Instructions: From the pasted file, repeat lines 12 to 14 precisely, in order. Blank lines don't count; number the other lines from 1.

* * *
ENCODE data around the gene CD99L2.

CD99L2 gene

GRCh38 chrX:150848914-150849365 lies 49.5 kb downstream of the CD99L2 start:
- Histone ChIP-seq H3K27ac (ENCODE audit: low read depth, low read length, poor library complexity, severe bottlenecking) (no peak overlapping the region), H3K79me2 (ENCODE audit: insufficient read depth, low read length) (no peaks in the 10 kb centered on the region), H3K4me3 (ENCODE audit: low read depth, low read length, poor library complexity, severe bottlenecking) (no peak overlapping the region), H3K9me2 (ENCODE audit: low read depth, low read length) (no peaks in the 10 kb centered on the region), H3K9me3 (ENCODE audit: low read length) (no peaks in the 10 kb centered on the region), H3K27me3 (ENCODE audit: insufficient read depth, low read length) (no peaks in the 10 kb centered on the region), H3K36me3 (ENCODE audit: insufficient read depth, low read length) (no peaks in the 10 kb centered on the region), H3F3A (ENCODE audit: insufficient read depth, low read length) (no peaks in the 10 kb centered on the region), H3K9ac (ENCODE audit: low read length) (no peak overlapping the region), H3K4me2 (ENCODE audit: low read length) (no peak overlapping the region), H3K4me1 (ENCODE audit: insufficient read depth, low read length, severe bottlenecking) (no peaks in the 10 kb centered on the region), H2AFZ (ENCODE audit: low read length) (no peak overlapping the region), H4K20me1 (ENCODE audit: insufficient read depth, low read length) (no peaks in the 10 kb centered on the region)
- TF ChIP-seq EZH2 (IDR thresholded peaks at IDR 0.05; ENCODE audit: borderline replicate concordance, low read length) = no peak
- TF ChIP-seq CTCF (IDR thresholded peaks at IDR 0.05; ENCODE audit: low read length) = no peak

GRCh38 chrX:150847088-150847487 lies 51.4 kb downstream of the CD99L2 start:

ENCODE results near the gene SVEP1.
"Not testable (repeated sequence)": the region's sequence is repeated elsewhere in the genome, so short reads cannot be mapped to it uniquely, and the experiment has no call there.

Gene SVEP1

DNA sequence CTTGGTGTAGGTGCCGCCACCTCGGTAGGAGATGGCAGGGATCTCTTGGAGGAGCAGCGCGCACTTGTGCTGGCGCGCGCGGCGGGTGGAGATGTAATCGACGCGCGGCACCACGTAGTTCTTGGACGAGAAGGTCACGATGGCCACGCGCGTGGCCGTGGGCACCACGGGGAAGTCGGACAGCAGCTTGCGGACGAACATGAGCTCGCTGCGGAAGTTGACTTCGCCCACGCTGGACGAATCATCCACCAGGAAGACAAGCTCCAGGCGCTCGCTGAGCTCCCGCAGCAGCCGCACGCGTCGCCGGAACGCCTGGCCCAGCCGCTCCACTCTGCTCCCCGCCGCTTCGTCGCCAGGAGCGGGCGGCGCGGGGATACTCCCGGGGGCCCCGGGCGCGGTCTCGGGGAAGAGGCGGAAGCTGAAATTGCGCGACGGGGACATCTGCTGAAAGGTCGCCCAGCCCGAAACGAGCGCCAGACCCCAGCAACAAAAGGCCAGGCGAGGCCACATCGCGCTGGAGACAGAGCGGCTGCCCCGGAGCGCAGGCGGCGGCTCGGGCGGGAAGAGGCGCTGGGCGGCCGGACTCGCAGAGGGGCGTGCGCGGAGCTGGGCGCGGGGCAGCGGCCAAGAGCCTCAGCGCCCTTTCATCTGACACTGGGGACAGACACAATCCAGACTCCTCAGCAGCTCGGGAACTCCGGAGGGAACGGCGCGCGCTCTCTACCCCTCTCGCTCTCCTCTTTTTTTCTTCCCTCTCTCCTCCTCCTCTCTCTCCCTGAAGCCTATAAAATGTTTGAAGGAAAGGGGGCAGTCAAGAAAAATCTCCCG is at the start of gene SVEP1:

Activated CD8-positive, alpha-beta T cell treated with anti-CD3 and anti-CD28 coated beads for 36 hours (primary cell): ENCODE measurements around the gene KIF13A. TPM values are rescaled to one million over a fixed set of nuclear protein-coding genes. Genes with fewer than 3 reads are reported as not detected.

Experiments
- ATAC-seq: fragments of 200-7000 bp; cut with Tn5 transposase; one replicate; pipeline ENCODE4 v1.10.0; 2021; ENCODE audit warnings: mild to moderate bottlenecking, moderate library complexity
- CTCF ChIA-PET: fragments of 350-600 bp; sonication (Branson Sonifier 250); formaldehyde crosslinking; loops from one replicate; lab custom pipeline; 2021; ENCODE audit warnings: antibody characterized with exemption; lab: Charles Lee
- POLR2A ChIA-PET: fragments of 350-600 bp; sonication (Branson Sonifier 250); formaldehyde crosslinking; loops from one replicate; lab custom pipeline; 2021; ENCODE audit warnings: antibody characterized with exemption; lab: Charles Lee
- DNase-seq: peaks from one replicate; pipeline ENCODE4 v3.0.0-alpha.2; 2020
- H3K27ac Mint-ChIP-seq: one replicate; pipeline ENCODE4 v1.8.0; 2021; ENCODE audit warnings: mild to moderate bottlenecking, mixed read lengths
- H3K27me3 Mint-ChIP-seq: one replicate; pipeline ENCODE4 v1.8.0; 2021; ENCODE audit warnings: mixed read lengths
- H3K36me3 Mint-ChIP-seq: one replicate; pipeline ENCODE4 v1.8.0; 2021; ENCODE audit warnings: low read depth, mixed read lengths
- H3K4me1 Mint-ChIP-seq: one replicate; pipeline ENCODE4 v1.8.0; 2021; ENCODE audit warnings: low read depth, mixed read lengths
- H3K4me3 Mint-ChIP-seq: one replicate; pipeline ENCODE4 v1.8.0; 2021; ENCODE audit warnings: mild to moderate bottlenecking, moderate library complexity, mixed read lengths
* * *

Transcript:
Activated CD8-positive, alpha-beta T cell treated with anti-CD3 and anti-CD28 coated beads for 36 hours (primary cell): ENCODE measurements around the gene KIF13A. TPM values are rescaled to one million over a fixed set of nuclear protein-coding genes. Genes with fewer than 3 reads are reported as not detected.

Experiments
- ATAC-seq: fragments of 200-7000 bp; cut with Tn5 transposase; one replicate; pipeline ENCODE4 v1.10.0; 2021; ENCODE audit warnings: mild to moderate bottlenecking, moderate library complexity